Test the App

1. Retrieve the Uninstall API Endpoint URL

You can retrieve the API’s Invoke URL from the AWS console. Alternatively, you can find it in src/aws-exports.js in your project folder.

2. Provide the Uninstall Callback URL to BigCommerce

2.1 Log in at https://devtools.bigcommerce.com and click the Edit App button.

2.2 On the Technical tab, put the uninstall API’s Invoke URL

Note: If you retrieved the URL from aws-exports.js, you will need to append the path: /uninstall

2.3 Click Update and Close

3. Trigger an Uninstall Callback

3.1 Log in to your store, and navigate to Apps > My Apps

3.2 Click the Uninstall link for your app

At this point, BigCommerce will send an uninstall request to the URL you supplied. You can use AWS console to check the user pool in Cognito and the table in DynamoDB to ensure the store’s user and BigCommerce API Token have been deleted. If they aren’t deleted after uninstalling the app, check the CloudWatch logs for uninstall Lambda. If there are no log streams for the uninstall Lambda, check that the uninstall API’s Invoke URL matches the Uninstall Callback URL provided to BigCommerce.

Hosting

To move app from your local development environment to a staging environment, Amplify CLI can run the app’s build commands and upload the artifacts to S3 hosting with HTTPS termination and a CDN provided by CloudFront. At that point, the Auth and Load Callback URLs that were previously on localhost must be updated with the new CloudFront URLs.

Soonᵀᴹ I hope to publish another article exploring the integration between GitHub and Amplify Console to implement CI/CD from the local environment, to staging and production utilizing three separate BigCommerce apps and Amplify environments. After configuring the environments and pipelines, deployments become nearly trivial.

S3 and Cloudfront

This example will use an S3 Bucket to host the React client, and a Cloudfront distribution to provide HTTPS and a CDN. For a production application, consider using Route 53 to route a domain to the Cloudfront distribution so that you can more easily swap it with another distribution without updating the callback URLs at https://devtools.bigcommerce.com.

Use Amplify CLI to add hosting, and publish the app:

$ amplify hosting add
? Select the environment setup: PROD (S3 with CloudFront using HTTPS)
? hosting bucket name react-client
? index doc for the website index.html
? error doc for the website index.html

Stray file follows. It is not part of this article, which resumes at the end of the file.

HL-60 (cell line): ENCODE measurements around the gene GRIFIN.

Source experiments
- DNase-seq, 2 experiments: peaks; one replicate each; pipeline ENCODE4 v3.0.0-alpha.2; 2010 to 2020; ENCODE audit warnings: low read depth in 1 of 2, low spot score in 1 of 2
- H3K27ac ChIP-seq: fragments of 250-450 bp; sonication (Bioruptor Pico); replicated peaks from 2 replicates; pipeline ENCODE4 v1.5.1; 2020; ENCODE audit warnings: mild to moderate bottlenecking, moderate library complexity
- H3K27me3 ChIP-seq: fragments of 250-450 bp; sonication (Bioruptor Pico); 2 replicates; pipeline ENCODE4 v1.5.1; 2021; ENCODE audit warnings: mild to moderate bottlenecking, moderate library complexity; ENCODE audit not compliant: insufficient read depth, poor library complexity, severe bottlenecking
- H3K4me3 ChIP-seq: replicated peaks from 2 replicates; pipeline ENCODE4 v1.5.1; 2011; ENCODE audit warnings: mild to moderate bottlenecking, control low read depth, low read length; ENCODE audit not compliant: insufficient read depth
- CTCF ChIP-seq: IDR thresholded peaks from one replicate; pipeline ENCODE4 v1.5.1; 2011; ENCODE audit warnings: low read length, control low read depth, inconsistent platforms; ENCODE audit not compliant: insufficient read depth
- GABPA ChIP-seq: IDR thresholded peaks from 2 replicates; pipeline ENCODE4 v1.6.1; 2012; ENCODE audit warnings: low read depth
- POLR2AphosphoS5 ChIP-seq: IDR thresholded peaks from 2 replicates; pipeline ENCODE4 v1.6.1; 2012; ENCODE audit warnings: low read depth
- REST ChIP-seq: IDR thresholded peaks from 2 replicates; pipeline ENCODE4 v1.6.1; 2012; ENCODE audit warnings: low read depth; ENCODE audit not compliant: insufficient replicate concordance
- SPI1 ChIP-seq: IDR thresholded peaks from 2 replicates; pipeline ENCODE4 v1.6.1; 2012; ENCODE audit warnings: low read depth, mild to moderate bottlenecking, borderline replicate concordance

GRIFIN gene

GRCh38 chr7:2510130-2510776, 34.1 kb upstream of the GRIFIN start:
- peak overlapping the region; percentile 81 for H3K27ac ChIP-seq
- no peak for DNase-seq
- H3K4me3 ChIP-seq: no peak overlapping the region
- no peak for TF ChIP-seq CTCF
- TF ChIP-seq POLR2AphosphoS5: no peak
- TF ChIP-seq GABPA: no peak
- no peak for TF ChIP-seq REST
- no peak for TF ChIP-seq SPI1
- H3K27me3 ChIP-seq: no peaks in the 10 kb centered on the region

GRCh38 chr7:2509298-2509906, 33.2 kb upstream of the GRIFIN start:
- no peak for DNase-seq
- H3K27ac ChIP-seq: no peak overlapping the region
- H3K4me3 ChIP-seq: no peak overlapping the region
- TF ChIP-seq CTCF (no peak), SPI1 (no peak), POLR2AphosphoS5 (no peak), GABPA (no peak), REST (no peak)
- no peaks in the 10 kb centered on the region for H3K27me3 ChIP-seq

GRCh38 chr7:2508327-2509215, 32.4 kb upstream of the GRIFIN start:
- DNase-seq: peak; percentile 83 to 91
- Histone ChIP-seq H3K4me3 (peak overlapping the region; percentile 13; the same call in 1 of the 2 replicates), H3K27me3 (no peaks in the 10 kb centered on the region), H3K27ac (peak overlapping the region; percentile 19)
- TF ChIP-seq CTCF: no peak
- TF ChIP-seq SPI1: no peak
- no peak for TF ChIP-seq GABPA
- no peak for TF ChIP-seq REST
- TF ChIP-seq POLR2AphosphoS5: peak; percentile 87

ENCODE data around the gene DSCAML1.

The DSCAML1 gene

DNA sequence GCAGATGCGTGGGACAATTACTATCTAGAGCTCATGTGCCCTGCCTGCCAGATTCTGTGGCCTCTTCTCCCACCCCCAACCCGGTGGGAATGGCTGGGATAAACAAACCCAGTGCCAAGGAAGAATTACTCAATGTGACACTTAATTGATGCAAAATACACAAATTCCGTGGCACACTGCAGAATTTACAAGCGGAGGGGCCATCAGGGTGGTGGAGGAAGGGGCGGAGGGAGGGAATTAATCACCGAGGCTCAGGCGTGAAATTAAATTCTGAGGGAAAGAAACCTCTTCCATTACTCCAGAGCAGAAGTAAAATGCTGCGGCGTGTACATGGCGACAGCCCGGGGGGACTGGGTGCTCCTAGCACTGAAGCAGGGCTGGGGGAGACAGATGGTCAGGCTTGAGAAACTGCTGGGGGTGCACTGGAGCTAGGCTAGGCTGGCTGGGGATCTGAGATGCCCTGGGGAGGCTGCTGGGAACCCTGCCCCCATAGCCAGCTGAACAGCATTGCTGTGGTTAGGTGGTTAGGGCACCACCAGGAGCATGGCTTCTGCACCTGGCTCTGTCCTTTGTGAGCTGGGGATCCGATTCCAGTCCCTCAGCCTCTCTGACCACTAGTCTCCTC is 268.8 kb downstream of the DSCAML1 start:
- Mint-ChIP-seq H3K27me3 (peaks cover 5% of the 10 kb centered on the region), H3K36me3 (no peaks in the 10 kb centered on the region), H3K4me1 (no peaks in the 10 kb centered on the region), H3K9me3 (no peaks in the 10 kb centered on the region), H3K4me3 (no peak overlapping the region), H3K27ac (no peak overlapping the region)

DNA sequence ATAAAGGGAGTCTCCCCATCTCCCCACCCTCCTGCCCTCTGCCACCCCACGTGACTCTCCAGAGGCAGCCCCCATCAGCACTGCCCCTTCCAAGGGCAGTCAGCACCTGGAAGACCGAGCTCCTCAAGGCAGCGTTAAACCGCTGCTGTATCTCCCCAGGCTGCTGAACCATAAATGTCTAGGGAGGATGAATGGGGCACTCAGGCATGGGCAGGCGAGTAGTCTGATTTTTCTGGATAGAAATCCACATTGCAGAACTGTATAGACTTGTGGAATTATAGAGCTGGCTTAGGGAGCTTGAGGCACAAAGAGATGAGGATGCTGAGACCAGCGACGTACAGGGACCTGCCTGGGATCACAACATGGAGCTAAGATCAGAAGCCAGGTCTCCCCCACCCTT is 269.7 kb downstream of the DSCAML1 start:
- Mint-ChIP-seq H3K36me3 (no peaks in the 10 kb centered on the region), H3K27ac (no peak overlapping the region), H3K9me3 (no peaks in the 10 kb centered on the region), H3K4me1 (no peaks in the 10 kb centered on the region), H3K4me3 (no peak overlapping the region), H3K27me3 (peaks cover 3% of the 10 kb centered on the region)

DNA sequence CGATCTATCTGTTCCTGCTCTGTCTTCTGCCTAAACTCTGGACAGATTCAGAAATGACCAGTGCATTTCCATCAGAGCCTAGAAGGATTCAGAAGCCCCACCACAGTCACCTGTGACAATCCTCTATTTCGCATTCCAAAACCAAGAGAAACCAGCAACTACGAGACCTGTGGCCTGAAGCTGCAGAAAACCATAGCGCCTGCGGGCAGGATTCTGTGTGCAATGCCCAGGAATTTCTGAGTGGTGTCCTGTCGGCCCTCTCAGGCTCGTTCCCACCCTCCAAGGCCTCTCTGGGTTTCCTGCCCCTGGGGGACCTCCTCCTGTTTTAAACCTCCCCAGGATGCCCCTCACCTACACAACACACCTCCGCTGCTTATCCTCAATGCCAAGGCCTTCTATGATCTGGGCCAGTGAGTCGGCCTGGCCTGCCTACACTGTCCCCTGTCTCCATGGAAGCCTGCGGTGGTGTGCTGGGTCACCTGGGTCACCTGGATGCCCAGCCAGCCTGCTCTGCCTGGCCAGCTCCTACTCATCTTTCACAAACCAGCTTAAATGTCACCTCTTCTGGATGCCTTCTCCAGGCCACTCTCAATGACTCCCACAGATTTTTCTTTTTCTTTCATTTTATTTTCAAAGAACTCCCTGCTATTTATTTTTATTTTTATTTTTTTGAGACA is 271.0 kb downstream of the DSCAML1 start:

You can now publish your app using the following command:
Command: amplify publish
$ amplify publish

When you are prompted to create the resources in the cloud, answer Y .

Amplify will create a CloudFront distribution with HTTPS URLs for your S3 bucket. Then, it runs the React client’s build command, and uploads the artifacts to an S3 Bucket. Finally, the CLI will provide you with a URL where you can access the React Client.

Update Presignup Cognito Environment Variable

You will need to update BigCommerce Dev Tools with the new callback URLs, but remember that the PreSignup Lambda has an environment variable for the app’s Auth Callback URL. So, before updating BigCommerce, update amplify/backend/function/CognitoStoresPreSignup/parameters.json to use the React Client’s CDN endpoint instead of the local server.

Update your backend resources with Amplify CLI:

$ amplify push

When you are prompted to create the resources in the cloud, answer Y .

Update BigCommerce Auth and Load Callback URLs

Next, you need to update Auth and Load Callback URLs in BigCommerce to use the CloudFront distribution, rather than the local development server.

  1. Copy the React Client’s URL from the CLI, or src/aws-exports.js where you can find it as the aws_content_delivery_url.
  2. On the Technical tab, replace the local server’s Auth and Load Callback URLs with the React Client’s CDN URL.
  3. Click Update and Close

Test the App

At this point, your app should be ready for end to end testing. Try installing the app, using it to send requests to the BigCommerce API, and uninstalling the app.

What’s Next?

It works, it was (very nearly) free to develop, and I think it’s pretty cool. I guess that’s a success? Hopefully this helped you, but there’s so much more to do. There’s the signup form to gather additional information that needs building. You can add new tabs to the app for your own utilities, connect your app’s repo to Amplify console to automate your app’s deployment, or use this as a launchpad to integrate BigCommerce with a new system.

For me, I’ve been working with the Amplify Console to automate deployments from my private repo to staging and production environments, added some additional modules like a Customer Login API and JWT decoder utility, and integrated my original Webhooks Manager utility. I hope to write more articles like this one expanding on the sample app. Thanks for reading!